By the mid-1980s, Bogosian had become a darling of New York's downtown performance art set, and he still tends to think of himself as an underground phenomenon living on bread, wine and $6,000 a year. He relies on "Eric's Home Page" on the World Wide Web to reach "my far-flung fans" and share his current "meditations" on art and hypocrisy. While he has a new one-man show, "Wake Up and Smell the Coffee," in the works, he performs it only in offbeat venues, where he can keep the ticket price under $20. "I have this new theory about the theater," he notes. "The ticket price reflects the average age of the audience. On Broadway, you'll notice we're up to $65 and $70."

Yet all the signs suggest he's no longer the fringe personality he once was. He, his wife and two young sons live in a spacious loft in TriBeCa, and he recently rented a suite of offices for Ararat Productions, his own production company (named after the mountain where Noah's Ark landed). He turns up regularly in movies. He was Jennifer Jason Leigh's boss in "Dolores Claiborne" and plays an agent in the forthcoming "Substance of Fire." ("I loved the character. He's everything an agent is," exults Bogosian. "Like he walks into a room and you figure you're going to catch a flu from him.") His widest exposure so far, however, has come from playing the villain, a mad computer nerd, opposite Steven Seagal in "Under Siege 2."

Is that any place for a self-respecting off-off-Broadway performance artist and writer to be seen?

"I know. I even make fun of Steven Seagal in Pounding Nails,' " Bogosian admits sheepishly. "But I wanted to see what it would be like to be on the set of a $60 million movie, and they paid me a lot of money. I went out to Colorado and stayed in a lavish hotel room and then couldn't sleep because I said to myself, You've done it. You've sold out. They've found your price.' "

As if seeking absolution, he hastily adds, "I never had any scenes with Steven until the end, when he caught me and killed me. Three times."

As a result of "subUrbia," Bogosian was hired to write the pilot for "High Incident," an ABC cop show set in the suburbs. "It went to series, so my name is on it," he says. "It's not a super hit, but it's not canceled yet. I like parts of the show. Parts I can leave. I shouldn't say that. Steven Spielberg is the producer."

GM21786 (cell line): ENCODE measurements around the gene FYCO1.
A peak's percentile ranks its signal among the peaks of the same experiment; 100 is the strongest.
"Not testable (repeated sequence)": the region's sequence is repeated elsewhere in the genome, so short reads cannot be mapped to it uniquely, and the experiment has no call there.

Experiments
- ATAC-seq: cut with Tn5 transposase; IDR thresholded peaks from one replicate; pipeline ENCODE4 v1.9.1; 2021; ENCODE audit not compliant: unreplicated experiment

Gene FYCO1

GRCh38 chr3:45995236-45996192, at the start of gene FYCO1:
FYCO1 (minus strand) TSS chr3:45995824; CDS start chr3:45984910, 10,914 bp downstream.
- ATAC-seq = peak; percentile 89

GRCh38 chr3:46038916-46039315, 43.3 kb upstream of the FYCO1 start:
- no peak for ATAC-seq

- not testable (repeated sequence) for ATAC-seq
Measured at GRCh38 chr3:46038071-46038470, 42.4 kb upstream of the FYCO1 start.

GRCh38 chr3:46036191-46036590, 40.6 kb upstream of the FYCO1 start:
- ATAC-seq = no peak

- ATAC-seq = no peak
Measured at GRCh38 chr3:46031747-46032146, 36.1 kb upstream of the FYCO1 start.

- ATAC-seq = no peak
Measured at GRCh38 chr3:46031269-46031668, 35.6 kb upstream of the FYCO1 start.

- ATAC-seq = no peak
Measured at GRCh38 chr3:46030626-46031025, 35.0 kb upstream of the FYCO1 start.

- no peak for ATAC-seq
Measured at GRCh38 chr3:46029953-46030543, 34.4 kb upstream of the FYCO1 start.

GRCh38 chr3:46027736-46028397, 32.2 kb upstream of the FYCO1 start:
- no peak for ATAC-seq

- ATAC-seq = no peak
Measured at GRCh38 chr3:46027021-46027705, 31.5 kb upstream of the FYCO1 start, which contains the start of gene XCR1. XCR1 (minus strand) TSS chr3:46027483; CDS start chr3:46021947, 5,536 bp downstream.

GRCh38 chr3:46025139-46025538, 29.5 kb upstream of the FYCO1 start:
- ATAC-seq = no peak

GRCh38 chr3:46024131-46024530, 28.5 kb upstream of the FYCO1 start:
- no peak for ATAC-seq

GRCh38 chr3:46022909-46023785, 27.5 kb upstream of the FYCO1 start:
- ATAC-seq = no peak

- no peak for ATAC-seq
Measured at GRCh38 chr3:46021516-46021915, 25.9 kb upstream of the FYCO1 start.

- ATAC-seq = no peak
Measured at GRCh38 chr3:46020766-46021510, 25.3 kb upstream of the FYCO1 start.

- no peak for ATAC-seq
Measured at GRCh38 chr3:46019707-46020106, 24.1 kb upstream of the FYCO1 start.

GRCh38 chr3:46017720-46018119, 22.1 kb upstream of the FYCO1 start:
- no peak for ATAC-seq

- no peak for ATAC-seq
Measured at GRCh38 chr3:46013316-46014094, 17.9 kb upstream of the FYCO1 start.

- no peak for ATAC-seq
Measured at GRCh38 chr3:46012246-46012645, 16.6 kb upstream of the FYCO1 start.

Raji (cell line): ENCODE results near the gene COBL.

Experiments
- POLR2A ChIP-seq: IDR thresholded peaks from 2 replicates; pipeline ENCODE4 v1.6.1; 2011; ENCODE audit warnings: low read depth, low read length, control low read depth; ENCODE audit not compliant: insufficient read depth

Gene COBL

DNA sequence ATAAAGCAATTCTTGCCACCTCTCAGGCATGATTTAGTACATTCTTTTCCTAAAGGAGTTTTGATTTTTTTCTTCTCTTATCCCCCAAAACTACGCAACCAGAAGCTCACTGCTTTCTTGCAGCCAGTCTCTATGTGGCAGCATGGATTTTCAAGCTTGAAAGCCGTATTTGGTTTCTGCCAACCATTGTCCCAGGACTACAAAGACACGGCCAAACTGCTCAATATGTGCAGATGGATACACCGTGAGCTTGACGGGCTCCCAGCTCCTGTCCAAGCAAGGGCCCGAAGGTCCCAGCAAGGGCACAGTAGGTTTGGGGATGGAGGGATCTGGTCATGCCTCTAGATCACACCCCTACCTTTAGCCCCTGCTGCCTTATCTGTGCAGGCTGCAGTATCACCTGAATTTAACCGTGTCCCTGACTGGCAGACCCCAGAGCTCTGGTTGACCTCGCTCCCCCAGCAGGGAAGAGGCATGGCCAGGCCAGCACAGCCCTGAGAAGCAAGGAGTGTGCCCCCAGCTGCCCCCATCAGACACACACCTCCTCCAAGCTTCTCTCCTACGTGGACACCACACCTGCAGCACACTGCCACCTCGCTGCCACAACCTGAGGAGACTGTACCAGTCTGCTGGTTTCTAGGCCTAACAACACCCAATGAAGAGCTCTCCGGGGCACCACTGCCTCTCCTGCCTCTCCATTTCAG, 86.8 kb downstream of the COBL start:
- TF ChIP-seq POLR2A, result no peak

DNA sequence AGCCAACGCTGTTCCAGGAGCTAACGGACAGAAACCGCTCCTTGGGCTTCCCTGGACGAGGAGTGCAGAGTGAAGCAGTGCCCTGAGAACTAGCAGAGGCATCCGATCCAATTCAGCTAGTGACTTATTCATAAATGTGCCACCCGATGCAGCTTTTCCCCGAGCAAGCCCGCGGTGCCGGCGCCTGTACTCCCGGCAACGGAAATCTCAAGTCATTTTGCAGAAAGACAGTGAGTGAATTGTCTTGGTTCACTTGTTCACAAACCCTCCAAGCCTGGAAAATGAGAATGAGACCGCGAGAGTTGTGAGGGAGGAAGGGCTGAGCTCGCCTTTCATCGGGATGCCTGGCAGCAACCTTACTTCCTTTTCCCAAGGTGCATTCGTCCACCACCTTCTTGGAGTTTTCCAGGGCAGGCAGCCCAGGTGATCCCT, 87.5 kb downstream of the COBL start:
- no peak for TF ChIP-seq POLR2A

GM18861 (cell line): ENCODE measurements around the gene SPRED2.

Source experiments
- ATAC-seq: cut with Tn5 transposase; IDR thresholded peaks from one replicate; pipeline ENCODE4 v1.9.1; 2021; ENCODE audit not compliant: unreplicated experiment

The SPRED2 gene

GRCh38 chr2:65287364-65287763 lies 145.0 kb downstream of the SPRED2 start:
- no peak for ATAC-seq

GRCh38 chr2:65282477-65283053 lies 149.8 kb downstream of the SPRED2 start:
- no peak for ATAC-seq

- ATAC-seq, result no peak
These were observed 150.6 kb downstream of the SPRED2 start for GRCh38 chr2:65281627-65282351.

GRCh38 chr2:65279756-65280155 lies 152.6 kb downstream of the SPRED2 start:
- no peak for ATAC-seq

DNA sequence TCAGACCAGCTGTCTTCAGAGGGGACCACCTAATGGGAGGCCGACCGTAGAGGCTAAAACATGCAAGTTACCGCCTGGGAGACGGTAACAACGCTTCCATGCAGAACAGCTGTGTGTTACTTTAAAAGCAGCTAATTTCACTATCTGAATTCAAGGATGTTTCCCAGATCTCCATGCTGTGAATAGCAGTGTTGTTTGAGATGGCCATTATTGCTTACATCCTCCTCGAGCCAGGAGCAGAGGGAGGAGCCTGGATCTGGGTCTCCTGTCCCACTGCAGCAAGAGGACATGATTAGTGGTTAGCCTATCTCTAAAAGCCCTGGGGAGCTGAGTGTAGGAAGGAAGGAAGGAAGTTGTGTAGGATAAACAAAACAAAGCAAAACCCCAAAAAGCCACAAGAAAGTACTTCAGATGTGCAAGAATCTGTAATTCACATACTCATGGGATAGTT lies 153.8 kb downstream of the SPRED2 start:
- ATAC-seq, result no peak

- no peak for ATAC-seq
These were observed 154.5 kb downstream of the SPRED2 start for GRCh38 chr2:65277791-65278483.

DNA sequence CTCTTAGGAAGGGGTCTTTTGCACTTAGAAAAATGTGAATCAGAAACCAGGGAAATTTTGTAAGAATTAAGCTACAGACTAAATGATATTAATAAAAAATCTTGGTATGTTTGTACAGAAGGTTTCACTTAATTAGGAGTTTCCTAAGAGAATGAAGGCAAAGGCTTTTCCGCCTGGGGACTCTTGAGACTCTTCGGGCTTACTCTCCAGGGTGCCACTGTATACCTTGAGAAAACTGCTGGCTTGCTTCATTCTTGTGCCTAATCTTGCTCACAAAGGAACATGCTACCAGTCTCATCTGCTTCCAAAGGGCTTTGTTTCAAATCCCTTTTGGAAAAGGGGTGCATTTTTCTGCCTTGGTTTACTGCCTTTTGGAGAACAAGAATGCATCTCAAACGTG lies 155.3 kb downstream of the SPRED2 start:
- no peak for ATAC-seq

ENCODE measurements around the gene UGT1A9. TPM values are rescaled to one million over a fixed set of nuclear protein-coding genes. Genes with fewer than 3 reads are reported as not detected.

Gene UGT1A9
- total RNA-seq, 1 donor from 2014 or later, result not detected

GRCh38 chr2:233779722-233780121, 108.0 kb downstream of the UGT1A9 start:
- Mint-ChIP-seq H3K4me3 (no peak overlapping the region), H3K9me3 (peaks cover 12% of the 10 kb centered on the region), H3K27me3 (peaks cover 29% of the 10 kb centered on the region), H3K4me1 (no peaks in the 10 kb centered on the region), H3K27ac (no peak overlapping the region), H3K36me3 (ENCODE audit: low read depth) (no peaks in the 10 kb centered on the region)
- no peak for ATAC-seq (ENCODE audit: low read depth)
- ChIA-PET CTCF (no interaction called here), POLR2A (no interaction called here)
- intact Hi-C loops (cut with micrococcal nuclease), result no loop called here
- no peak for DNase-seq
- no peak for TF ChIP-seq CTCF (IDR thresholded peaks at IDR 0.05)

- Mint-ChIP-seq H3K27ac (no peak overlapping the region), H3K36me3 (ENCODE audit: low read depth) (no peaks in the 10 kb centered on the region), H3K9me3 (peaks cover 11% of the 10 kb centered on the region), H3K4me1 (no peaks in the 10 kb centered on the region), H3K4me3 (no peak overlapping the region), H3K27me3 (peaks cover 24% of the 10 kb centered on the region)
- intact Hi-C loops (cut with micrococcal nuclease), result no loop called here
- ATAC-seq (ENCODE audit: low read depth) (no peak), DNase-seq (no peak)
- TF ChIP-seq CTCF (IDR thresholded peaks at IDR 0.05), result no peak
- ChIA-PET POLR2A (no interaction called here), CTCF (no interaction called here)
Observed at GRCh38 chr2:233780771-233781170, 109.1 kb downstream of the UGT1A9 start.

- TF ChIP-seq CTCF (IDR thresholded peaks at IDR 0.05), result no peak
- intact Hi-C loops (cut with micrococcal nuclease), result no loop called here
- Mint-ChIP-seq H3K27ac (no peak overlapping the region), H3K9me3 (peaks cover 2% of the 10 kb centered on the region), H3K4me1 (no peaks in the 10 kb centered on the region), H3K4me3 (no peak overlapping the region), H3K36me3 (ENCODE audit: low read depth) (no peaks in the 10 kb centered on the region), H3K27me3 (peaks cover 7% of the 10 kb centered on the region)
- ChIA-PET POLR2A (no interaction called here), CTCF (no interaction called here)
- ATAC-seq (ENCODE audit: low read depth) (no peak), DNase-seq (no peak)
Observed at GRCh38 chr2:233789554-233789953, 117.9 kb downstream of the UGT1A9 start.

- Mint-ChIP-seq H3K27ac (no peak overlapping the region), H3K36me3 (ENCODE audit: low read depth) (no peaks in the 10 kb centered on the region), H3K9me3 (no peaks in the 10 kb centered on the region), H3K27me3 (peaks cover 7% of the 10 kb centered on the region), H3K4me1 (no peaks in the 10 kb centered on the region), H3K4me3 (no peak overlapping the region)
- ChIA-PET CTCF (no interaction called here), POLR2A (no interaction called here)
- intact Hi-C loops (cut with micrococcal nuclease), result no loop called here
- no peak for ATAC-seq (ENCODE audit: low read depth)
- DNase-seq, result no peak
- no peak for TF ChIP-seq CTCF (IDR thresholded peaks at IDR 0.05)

And in Austin, director Richard Linklater ("Slacker," "Dazed and Confused") is winding up shooting on the movie version of "subUrbia." It has a low budget ($4 million) and no stars bigger than Parker Posey, which is to say not very big at all. Bogosian adapted the screenplay, tightening and clarifying passages in the process. Some of those improvements have been incorporated into the Studio production.

"Eric is a real up-and-coming playwright and he's extremely serious about it," states Andre Bishop, artistic director of Lincoln Center Theater. "I always thought subUrbia' was a very well-made, old-fashioned play. The thing is, Eric's performing persona -- that larger-than-life guy, vaguely menacing, hilariously funny, with a snakelike glitter -- has very little to do with who he really is inside."

"I've been able to churn out a lot of work this past year," Bogosian says. "I don't know whether that is good or bad. My dramaturgy is pretty raw. I'm really shooting from the hip. I write a lot, then cut. The actual making of the shows helps me figure out what's really going on. When I hear a character's voice, I understand what he's about. Working with Jo is amazing, because she has this ability to see patterns, connections, themes. I don't think that way.

"We've been married 16 years, and in those 16 years I've gotten a lot of attention. Because I'm idiosyncratic, it creates this whole myth about me. Like I'm some special character. But it's really she and I working together over all this time. Before she came into the picture, I'd do some anarchic piece every six weeks or so, and the rest of the time I did nothing. I had no work habits. Having a good workday was answering the phone."